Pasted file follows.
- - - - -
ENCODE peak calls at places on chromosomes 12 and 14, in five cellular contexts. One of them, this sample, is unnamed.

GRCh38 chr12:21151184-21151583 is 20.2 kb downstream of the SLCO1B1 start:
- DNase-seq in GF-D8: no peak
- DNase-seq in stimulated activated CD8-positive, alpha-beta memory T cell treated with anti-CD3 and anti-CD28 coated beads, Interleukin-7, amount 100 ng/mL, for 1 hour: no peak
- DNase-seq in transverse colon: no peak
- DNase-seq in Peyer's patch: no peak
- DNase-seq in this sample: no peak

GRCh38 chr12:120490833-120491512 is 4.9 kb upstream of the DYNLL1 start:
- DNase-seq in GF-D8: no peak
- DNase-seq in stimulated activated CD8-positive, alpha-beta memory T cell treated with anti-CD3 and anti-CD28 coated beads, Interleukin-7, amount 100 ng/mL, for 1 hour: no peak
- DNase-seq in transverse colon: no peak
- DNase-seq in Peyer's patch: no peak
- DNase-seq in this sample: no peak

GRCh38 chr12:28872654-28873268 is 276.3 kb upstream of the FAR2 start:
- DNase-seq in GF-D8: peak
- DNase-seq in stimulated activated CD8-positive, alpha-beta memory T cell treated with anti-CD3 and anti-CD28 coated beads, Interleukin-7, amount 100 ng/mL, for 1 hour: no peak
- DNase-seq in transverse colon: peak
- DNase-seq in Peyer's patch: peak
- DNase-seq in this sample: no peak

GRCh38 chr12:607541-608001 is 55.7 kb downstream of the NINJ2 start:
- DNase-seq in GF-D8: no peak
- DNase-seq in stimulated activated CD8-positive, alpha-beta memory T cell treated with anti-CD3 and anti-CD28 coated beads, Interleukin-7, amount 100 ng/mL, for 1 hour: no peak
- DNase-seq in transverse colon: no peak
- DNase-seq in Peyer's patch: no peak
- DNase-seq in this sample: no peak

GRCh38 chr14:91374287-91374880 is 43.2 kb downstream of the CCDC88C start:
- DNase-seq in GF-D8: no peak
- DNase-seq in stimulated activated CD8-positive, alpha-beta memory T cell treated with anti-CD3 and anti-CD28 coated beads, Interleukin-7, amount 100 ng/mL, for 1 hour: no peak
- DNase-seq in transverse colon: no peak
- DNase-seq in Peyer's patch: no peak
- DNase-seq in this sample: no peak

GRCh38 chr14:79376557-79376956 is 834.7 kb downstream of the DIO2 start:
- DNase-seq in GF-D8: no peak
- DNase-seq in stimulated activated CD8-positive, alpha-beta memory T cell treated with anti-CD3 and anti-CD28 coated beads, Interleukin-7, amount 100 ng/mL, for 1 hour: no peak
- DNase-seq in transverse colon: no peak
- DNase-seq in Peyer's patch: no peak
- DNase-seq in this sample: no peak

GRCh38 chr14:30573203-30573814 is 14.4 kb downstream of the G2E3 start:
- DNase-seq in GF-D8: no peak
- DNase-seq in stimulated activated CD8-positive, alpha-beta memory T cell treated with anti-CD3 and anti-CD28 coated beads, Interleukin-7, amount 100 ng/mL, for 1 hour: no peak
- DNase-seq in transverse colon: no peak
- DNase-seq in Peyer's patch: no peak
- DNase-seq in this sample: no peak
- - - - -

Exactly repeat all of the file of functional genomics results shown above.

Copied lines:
ENCODE peak calls at places on chromosomes 12 and 14, in five cellular contexts. One of them, this sample, is unnamed.

GRCh38 chr12:21151184-21151583 is 20.2 kb downstream of the SLCO1B1 start:
- DNase-seq in GF-D8: no peak
- DNase-seq in stimulated activated CD8-positive, alpha-beta memory T cell treated with anti-CD3 and anti-CD28 coated beads, Interleukin-7, amount 100 ng/mL, for 1 hour: no peak
- DNase-seq in transverse colon: no peak
- DNase-seq in Peyer's patch: no peak
- DNase-seq in this sample: no peak

GRCh38 chr12:120490833-120491512 is 4.9 kb upstream of the DYNLL1 start:
- DNase-seq in GF-D8: no peak
- DNase-seq in stimulated activated CD8-positive, alpha-beta memory T cell treated with anti-CD3 and anti-CD28 coated beads, Interleukin-7, amount 100 ng/mL, for 1 hour: no peak
- DNase-seq in transverse colon: no peak
- DNase-seq in Peyer's patch: no peak
- DNase-seq in this sample: no peak

GRCh38 chr12:28872654-28873268 is 276.3 kb upstream of the FAR2 start:
- DNase-seq in GF-D8: peak
- DNase-seq in stimulated activated CD8-positive, alpha-beta memory T cell treated with anti-CD3 and anti-CD28 coated beads, Interleukin-7, amount 100 ng/mL, for 1 hour: no peak
- DNase-seq in transverse colon: peak
- DNase-seq in Peyer's patch: peak
- DNase-seq in this sample: no peak

GRCh38 chr12:607541-608001 is 55.7 kb downstream of the NINJ2 start:
- DNase-seq in GF-D8: no peak
- DNase-seq in stimulated activated CD8-positive, alpha-beta memory T cell treated with anti-CD3 and anti-CD28 coated beads, Interleukin-7, amount 100 ng/mL, for 1 hour: no peak
- DNase-seq in transverse colon: no peak
- DNase-seq in Peyer's patch: no peak
- DNase-seq in this sample: no peak

GRCh38 chr14:91374287-91374880 is 43.2 kb downstream of the CCDC88C start:
- DNase-seq in GF-D8: no peak
- DNase-seq in stimulated activated CD8-positive, alpha-beta memory T cell treated with anti-CD3 and anti-CD28 coated beads, Interleukin-7, amount 100 ng/mL, for 1 hour: no peak
- DNase-seq in transverse colon: no peak
- DNase-seq in Peyer's patch: no peak
- DNase-seq in this sample: no peak

GRCh38 chr14:79376557-79376956 is 834.7 kb downstream of the DIO2 start:
- DNase-seq in GF-D8: no peak
- DNase-seq in stimulated activated CD8-positive, alpha-beta memory T cell treated with anti-CD3 and anti-CD28 coated beads, Interleukin-7, amount 100 ng/mL, for 1 hour: no peak
- DNase-seq in transverse colon: no peak
- DNase-seq in Peyer's patch: no peak
- DNase-seq in this sample: no peak

GRCh38 chr14:30573203-30573814 is 14.4 kb downstream of the G2E3 start:
- DNase-seq in GF-D8: no peak
- DNase-seq in stimulated activated CD8-positive, alpha-beta memory T cell treated with anti-CD3 and anti-CD28 coated beads, Interleukin-7, amount 100 ng/mL, for 1 hour: no peak
- DNase-seq in transverse colon: no peak
- DNase-seq in Peyer's patch: no peak
- DNase-seq in this sample: no peak